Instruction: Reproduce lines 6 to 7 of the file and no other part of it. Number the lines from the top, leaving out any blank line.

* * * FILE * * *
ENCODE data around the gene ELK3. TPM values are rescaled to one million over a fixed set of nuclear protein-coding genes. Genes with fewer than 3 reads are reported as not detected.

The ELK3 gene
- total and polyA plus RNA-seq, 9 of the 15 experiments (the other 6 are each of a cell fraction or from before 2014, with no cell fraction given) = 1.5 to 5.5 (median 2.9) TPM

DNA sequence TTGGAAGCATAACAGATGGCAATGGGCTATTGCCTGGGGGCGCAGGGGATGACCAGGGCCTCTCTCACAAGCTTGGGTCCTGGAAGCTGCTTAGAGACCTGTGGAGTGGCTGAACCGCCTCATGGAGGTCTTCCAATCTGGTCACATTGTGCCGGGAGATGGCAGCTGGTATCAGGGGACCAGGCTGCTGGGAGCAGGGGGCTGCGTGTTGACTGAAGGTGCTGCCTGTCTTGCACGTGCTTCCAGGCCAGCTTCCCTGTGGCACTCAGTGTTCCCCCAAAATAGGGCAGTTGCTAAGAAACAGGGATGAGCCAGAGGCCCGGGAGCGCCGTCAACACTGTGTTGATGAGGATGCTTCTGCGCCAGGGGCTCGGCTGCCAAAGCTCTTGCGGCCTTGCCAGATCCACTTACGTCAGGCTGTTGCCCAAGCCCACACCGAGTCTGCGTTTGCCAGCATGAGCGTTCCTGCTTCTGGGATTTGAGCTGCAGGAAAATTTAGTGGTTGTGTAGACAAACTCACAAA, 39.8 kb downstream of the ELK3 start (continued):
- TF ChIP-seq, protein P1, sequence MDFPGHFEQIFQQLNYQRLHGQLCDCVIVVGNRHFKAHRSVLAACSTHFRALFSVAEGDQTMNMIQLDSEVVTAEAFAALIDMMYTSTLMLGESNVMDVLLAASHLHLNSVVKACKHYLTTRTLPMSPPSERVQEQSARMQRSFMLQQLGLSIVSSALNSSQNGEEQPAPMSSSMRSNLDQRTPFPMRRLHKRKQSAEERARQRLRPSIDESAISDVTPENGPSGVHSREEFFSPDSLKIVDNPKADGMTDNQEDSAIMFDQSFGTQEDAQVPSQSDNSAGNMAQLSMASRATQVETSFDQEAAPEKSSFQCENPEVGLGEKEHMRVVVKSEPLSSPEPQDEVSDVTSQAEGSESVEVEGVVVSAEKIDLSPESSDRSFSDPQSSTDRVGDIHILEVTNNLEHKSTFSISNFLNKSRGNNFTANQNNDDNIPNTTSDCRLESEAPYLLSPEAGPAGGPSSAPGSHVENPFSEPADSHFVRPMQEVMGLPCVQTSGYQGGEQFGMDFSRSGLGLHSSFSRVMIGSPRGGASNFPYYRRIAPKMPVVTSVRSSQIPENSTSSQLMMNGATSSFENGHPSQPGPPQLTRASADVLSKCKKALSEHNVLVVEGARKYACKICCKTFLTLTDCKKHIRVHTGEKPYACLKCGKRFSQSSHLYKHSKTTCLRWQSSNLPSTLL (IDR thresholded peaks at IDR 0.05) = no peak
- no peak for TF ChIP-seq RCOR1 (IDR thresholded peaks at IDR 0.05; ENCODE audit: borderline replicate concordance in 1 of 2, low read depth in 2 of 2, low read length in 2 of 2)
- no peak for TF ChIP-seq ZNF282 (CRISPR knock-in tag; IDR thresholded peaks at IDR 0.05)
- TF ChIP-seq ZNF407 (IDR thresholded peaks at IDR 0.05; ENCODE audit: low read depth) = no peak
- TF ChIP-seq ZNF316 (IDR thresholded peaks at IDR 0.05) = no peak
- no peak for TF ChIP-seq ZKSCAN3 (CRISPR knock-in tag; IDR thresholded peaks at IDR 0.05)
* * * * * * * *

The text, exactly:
- no peak for TF ChIP-seq RCOR1 (IDR thresholded peaks at IDR 0.05; ENCODE audit: borderline replicate concordance in 1 of 2, low read depth in 2 of 2, low read length in 2 of 2)
- no peak for TF ChIP-seq ZNF282 (CRISPR knock-in tag; IDR thresholded peaks at IDR 0.05)